Of Crosby, MacKinnon said: "He's a great guy, a funny guy. He doesn't give the media a ton, but he does have a ton of personality." So I asked MacKinnon how much his approach will be different, and how willing and comfortable he is to put himself out there. "I like doing that stuff when it's not me promoting it," MacKinnon said. "I'm not a big Instagram guy. I don't really promote myself. Maybe I should more. My agents would like that, I'm sure. But I enjoy doing TV shows. I've done some 'Trailer Park Boys' stuff, some different TV shows, a lot of commercials, like with Tim Horton's in Canada.
"I have a lot of fun doing that stuff, and I'm willing to put myself out there in that sense for sure. But I'm still not a big Instagrammer, I know it's the wave right now, but I just can't get into it."
The SM-liiga, or Finnish Elite League, announced new major punishments this past week to crack down on head shots. The rules were adopted at the board of governors meeting. As part of the sweeping disciplinary changes, all checks that are determined to be at the head will have an automatic suspension of a minimum five games. The disciplinary committee also has the ability to ban a player up to six games or nine months, depending on the severity of the head shot and injury to the victim -- which can go even longer, if the board of governors approves it.
What struck me in the comments from board chair Heikki Hiltunen was that he wants Finland to be on the forefront of safety in the international game. They're also setting up a "team of experts" to look into safety-enhancing rule changes and rule interpretations.
I asked my good friend Sami Hoffren, who moved back to Helsinki this year to cover the Finnish Elite League, how this was all being received in Finland. He said that the board of governors didn't consult the players before their decision, which the players did not appreciate. "But most players understand that's something they had to do," Hoffren said.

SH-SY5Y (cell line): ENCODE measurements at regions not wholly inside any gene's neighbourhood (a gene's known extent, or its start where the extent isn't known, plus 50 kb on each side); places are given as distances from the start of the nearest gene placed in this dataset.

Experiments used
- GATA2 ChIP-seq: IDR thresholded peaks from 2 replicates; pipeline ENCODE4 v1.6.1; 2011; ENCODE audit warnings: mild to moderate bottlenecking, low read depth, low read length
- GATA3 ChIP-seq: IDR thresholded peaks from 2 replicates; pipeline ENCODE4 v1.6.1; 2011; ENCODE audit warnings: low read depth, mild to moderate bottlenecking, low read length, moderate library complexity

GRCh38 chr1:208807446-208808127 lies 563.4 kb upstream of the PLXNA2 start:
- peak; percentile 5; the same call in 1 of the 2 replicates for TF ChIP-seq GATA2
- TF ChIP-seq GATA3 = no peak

On Hockey Night in Canada on Sunday, it was reported that the Capitals and Braden Holtby will table any contract talks until after the season. Sportsnet's Elliott Friedman pointed out that it's not unusual for Washington to give out contracts over the summer for similar players (T.J. Oshie is one example). But I get the sense the Capitals are comfortable moving on from Holtby, and opting for the cheaper and younger option in Ilya Samsonov next season (he's 22 and has another full season on his entry-level contract). But we'll see how the season plays out.
What we liked this week
Now that the Carolina Hurricanes winger has done it twice, the lacrosse goal has officially been renamed from the Michigan to the Svechnikov. Check out how the defenseman on the play, Winnipeg's Neal Pionk, anticipates Andrei Svechnikov about to pull off the move -- but still can't stop it:
Don't look now (who are we kidding, it's Toronto, everyone in hockey is looking), but the Maple Leafs have won four straight games -- and are 10-4 under Sheldon Keefe -- to move into the second Atlantic Division playoff spot. They're tied for the most wins in the league in that span, and averaging a league-high 3.71 goals in that timeframe, too. And hey, they even won a game by starting a goalie not named Frederik Andersen. Big things happening up North!
Things haven't been going great in Columbus this season -- besides suffering through the great comedown that was the all-in 2019 postseason run, the Blue Jackets have been barraged by injuries. But here's something to take solace in: Joonas Korpisalo has had a few strong starts lately, including becoming the first goaltender to shut out the Caps this season.
How'd you feel, Josh? "Gucci, dude. You can quote that." Yep, he's back. "This is just the start. Crashin' nets and cashin' checks."— Michael Fornabaio (@fornabaioctp) December 22, 2019
What we didn't like this week
Here's some sobering truth about the Los Angeles Kings. They might have won some Cups, but they have made poor financial decisions since (and locked up too many aging players to bloated contracts) and continue to pay for it:
The Los Angeles Kings have $11 million in cap space for next season tied up in Ilya Kovalchuk, Dion Phaneuf, and Mike Richards.— Dimitri Filipovic (@DimFilipovic) December 16, 2019
None of those people actually play for their team anymore.
Connor McDavid and Leon Draisaitl are the first pair of teammates to reach 60 points in 39 team games or fewer since Mario Lemieux and Jaromir Jagr in 1996-97. How dependent are the Oilers on their star forward duo? This is how dependent: